Monday, 13 October 2008

The blanket: done, and already on its way

I finished the blanket on time, last week. Fulling it took two washes. Because the warp thread was oiled (probably intended for machine knitting), I washed it once with soap in 40C water. Little change. The second time, I did my normal wash at 40C using the Eco Balls I normally use instead of soap. The added agitation of the Eco Balls did the trick, and the blanket fulled nicely. The image above shows the blanket itself with some left-over fabric from assembling the panels, which is unwashed.

This photo is a close-up of the unwashed fabric on the top, and the washed blanket below. You can see, if you click on the larger photo, that the pattern has become more muted and integral to the fabric of the blanket. It's less obvious in the areas with pale weft, and more obvious in the areas with darker weft. The contrast pleases me. The reverse side (visible below) is equally attractive. I think, with a satin border, the blanket could be reversable.

I sewed the joining seams of the panels by hand, but when it came to the hems, I sewed them with my sewing machine, using an "invisible" hem stitch. It gives a visible stitch on the wrong side, but if done carefully, can't be seen on the right side. The photo above shows the two types of seams; the joining seam done by hand and the machine stitched hem. I'm pleased with the way fulling and shrinking has improved the flatness of the joining seam. The hems, because they were sewn with cotton thread, didn't shrink quite as much as the rest of the blanket, but I'm still undecided whether I'd sew before or after fulling with the next one.

In the end, the blanket came out to be not quite a double-sized blanket. It's a bit wider than a normal single, but only just covers my tiny double bed. Unfortunately in the rush to be prepared for C's departure, I didn't remember to measure it after washing!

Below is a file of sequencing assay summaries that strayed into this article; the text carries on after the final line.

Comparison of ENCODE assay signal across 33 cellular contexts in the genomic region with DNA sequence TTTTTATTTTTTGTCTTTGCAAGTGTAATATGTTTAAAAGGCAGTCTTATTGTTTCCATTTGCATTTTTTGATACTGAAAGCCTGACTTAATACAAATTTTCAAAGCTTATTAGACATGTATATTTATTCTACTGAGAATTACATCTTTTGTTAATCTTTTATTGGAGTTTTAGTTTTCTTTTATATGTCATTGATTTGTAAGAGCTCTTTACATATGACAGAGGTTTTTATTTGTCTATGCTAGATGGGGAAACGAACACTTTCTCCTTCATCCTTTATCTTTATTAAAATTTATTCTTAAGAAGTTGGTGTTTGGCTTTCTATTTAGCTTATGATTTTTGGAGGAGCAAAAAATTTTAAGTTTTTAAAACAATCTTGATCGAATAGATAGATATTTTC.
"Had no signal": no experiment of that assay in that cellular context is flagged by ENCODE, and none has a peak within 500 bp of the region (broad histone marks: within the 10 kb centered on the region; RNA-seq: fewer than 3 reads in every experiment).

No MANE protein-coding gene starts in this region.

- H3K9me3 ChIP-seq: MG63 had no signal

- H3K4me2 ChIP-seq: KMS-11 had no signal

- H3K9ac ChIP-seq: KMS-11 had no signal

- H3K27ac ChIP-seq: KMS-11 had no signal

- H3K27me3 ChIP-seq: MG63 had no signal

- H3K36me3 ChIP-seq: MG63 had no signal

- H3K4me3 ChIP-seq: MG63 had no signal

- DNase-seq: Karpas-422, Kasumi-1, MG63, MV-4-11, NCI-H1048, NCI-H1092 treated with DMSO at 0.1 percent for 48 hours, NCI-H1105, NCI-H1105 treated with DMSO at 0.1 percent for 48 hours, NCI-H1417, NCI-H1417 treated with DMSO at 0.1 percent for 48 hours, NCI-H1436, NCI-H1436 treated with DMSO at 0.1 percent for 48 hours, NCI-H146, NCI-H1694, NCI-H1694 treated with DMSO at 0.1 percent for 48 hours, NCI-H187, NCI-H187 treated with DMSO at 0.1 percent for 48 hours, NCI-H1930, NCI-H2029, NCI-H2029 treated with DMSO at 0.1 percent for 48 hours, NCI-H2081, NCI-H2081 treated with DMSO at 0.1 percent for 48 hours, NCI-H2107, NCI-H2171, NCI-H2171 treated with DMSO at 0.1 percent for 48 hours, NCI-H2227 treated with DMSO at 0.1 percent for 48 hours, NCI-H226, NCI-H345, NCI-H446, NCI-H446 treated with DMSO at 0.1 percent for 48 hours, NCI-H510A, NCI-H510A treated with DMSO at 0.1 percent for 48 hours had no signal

There are a few things I'd change if making a blanket next time, although those things may be the things that give this the charm of a hand-made item: I'd try to get the variegations more evenly spread throughout the blanket if I were making a variegated blanket again, and I'd reconsider how I went about hemming it (although I think that the hemming was a success). I've enjoyed doing this, and I'm certainly happy enough that I'm considering making a four-panel blanket in beige and chocolate brown, to go on the bed. Possibly even in a braided weave again.

And here it is, packed and in C's bag ready to go. This photo is actually a work of fiction, because after I took this he brought his skis home and we decided that it was the perfect thing to wrap around his skis for the trip down. The blanket and skis are now in Punta Arenas, awaiting the first plane for parts further south. I won't see it, or C, for the next six months. But I have a lot of projects to keep me busy during that time!


  1. This is really impressive! well done you!

  2. What an accomplishment! Did you have a bubbly to celebrate?

  3. I have to say that I didn't Meg! Things were far too hectic at the time.

    I did enjoy a couple of bottles of very fine ale during the seaming process...does that count?